Thea Anderson
Director, Beneficial Technology

Enabling Effective and Inclusive Tech Policy in Africa; Why We Invested in CIPESA

November 19, 2019

Across East and Southern Africa, the civic space is fractured and shrinking. A driving factor is new legislative restrictions targeting civic activism and challenging citizens’ collective powers.

At the same time, African governments, financial services providers, and tech companies are quickly rolling out new ID programs on digital platforms to take advantage of the continent’s new trade agreements and digital transformation initiatives. Civil society organizations and policy advocates are critical to ensuring citizens’ and residents’ needs and experiences are meaningfully considered in these programs; that the appropriate safeguards and human rights respecting laws are in place and enforced; and that all technology reflects the principles of Good ID.

Good ID is a framework of best practices that help decision makers design and manage ID programs so that individuals experience equity, utility, and security. Good ID treats ID as a protected asset, controlled by each individual and safeguarded by law. In addition to privacy and security, Good ID elevates and frames the importance of inclusion, transparency, and accountability. The approach also promotes ways for individuals to play a major role in their own identity management. The result is an ID that is worthy of the public’s trust.

The Good ID approach requires the involvement of networked civil society actors, independent media, and an informed and engaged public. To hold ID programs accountable for including, benefiting, and protecting everyone, we have invested in the Collaboration on International ICT Policy for East and Southern Africa (CIPESA). Based in Kampala, Uganda, CIPESA increases the capacity of African stakeholders to influence tech policy  through:

  • advocacy and awareness to increase free speech, ensure privacy and security for personal data, and to advance participation, transparency, and accountability in data governance;
  • dialogue and engagement, spurring multi-stakeholder conversations to protect and promote digital rights throughout Africa;
  • knowledge and skills development in policy engagement, digital security, and human rights monitoring; and
  • contributing to the availability of information on the ICT legal, regulatory, and practice landscape through research and documentation.

CIPESA produces the annual State of Internet Freedom in Africa report; organizes the annual Forum on Internet Freedom in Africa (FIFAfrica); and convenes the regional ICT4Democracy in East Africa network to demand transparent and accountable data governance.

With a new grant, CIPESA will strengthen platforms for civic engagement in ID program decisions, introduce new tools and approaches to effectively advocate to policymakers, and surface and network new and emerging civil sector partners, including those operating in constrained environments. Omidyar Network is proud to be able to support three of CIPESA’s impact areas:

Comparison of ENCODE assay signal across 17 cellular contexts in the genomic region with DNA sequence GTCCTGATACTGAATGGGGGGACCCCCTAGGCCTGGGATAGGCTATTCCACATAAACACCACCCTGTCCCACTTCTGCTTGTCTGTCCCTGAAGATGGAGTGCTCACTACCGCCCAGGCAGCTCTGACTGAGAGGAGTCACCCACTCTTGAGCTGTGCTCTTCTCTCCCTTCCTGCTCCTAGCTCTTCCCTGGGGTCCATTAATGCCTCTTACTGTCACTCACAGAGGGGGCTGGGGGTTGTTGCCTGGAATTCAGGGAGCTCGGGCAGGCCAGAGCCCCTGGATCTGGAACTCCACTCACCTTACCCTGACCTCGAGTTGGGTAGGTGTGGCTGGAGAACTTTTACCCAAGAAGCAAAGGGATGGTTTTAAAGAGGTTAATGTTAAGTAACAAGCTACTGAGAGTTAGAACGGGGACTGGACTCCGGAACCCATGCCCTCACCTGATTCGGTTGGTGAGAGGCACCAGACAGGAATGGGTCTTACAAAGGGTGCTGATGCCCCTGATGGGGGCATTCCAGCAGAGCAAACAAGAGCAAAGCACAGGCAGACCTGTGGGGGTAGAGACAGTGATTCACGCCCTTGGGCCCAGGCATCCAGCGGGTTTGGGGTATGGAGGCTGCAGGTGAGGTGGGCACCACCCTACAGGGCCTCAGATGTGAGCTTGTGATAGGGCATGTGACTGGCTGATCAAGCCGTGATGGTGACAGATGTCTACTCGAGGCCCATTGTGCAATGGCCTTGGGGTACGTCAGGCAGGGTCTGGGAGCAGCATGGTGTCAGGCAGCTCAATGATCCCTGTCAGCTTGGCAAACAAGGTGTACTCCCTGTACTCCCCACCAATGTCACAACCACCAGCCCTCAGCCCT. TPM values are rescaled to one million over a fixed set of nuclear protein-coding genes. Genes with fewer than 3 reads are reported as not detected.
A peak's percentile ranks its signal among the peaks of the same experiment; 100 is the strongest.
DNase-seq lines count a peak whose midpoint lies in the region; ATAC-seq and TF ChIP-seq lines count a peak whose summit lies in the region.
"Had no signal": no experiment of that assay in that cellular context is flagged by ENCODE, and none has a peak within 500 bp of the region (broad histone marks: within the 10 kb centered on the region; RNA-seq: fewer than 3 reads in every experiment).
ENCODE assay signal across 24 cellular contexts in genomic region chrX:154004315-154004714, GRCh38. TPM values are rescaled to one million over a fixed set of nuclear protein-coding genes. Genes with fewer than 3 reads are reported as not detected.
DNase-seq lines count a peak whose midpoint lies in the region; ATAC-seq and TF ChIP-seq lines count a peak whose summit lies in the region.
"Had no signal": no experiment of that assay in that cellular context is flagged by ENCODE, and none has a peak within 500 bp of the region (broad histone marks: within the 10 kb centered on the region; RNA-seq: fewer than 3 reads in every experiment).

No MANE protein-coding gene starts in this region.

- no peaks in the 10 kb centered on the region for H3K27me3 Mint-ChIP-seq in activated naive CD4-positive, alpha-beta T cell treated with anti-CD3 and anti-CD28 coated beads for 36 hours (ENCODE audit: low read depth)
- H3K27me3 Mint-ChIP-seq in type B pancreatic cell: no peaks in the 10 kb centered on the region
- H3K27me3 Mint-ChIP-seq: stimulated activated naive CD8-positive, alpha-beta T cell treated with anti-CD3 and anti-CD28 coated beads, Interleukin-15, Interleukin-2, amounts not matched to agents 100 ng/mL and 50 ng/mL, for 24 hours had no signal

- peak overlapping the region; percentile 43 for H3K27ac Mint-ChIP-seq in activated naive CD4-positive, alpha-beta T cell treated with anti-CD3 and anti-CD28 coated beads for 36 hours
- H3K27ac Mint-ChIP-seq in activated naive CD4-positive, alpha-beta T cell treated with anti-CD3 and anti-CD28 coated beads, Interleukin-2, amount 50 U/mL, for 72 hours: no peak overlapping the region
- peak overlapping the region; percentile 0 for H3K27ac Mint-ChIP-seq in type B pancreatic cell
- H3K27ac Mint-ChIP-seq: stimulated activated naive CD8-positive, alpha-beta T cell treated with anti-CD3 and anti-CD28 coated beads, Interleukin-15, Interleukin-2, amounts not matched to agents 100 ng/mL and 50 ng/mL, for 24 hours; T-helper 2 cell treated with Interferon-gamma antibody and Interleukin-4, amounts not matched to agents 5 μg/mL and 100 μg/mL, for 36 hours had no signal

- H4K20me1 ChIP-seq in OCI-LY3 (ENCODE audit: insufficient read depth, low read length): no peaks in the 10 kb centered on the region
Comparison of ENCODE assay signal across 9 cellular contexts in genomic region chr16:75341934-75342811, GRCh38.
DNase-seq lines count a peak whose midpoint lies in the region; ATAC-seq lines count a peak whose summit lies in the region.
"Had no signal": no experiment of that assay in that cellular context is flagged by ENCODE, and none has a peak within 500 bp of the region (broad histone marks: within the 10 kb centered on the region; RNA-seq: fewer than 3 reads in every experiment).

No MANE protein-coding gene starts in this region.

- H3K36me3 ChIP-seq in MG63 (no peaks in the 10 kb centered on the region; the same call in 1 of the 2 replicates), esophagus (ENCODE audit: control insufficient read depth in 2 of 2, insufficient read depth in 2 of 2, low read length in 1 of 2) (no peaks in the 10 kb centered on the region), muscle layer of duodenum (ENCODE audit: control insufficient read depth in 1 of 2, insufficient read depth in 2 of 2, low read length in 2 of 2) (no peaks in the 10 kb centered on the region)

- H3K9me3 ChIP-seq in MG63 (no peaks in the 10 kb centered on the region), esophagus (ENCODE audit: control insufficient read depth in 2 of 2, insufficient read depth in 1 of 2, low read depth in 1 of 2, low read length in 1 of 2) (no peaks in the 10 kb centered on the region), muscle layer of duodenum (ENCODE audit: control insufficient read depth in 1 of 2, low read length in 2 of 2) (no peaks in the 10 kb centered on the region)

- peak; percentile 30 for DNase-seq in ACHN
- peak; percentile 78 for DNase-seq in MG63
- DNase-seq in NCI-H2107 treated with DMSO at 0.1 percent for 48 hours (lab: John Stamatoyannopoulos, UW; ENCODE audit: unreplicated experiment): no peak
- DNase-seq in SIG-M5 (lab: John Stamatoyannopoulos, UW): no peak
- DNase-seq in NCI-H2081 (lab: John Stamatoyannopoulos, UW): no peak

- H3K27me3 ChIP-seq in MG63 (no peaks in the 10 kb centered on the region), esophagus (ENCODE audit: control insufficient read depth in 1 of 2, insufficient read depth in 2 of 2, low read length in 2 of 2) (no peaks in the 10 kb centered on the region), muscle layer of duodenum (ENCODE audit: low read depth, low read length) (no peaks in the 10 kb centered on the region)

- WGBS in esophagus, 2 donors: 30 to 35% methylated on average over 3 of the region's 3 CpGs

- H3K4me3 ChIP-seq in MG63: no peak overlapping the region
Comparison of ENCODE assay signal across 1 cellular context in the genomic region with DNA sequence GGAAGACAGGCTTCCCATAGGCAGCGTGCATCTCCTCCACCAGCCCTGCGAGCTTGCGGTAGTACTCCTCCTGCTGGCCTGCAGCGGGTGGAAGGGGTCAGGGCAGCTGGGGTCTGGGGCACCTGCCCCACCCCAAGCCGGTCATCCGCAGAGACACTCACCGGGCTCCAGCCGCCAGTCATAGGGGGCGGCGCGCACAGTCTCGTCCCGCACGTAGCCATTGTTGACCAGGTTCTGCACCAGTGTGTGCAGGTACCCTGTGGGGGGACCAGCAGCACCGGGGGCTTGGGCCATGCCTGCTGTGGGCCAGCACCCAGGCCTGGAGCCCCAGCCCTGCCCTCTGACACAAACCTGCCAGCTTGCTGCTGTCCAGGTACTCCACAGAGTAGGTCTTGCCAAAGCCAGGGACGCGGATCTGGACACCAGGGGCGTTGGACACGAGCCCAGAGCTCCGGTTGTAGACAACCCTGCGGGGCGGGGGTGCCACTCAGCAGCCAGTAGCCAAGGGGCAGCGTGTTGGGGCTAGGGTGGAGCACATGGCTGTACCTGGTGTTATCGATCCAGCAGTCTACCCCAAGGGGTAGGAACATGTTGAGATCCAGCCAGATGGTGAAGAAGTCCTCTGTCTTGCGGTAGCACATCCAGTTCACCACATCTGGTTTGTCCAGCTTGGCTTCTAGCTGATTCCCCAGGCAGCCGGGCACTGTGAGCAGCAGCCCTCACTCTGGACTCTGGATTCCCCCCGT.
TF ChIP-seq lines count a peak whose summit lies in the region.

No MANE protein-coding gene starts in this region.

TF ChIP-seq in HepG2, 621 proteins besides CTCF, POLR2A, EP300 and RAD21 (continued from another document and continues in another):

1. Scale the Africa Digital Rights Fund. In partnership with Ford Foundation, the Swedish International Development Cooperation Agency, and German Corporation for International Cooperation, we have further enabled CIPESA to launch a second call for proposals with a higher maximum grant amount and increased support for new actors operating in constrained or authoritarian environments. CIPESA will also encourage applications by youth-led organizations, collaborations by citizen journalists, requests for multi-country proposals and initiatives focused on marginalized communities. This will further build on thematic areas such as progressive data protection regimes, legal support, the mitigation of emerging tech threats like cybersecurity attacks and surveillance, and rapid responses to urgent digital rights issues.
  2. Strengthen and align a network of civil society advocates on critical issues related to ID programs and personal data, in at least three countries. This includes a partnership with digital storytellers Data4Change, which assists civil society organizations to tell stories and utilize data to influence policymakers on critical issues related to emerging tech, surveillance, and exclusion. Data4Change will support the African Digital Rights Fund grantees in data and advocacy skills to take a stand on issues around data privacy and data protection.
  3. Continue to convene the Forum on Internet Freedom in Africa (FIFAfrica), an important event which took place earlier this year in Addis Ababa, Ethiopia  in collaboration with the Ethiopian Ministry of Innovation and Technology. The diverse set of themes covered included the role of digital voices in African feminist movements, regulatory options for biometrics, and censorship in Sudan.

In addition to the activities detailed above, we invested as part of a wider learning agenda and look forward to exploring several key questions with CIPESA, including: 

  • What are the incentives and needs for civil society actors to form coalitions to advocate effectively for specific ID-related policies?
  • Will this type of investment bring impact in more constrained environments that may have  weak civil society ecosystems or human rights records?
  • Will tools such as digital storytelling and data visualization be impactful with policymakers?
  • Will emerging advocates have sufficient influence on policymakers to adopt a Good ID approach to their policy, tech, and practical decisions?

CIPESA and the emerging network of civil society actors and activists will provide insights and on the progress over the next 16 months.

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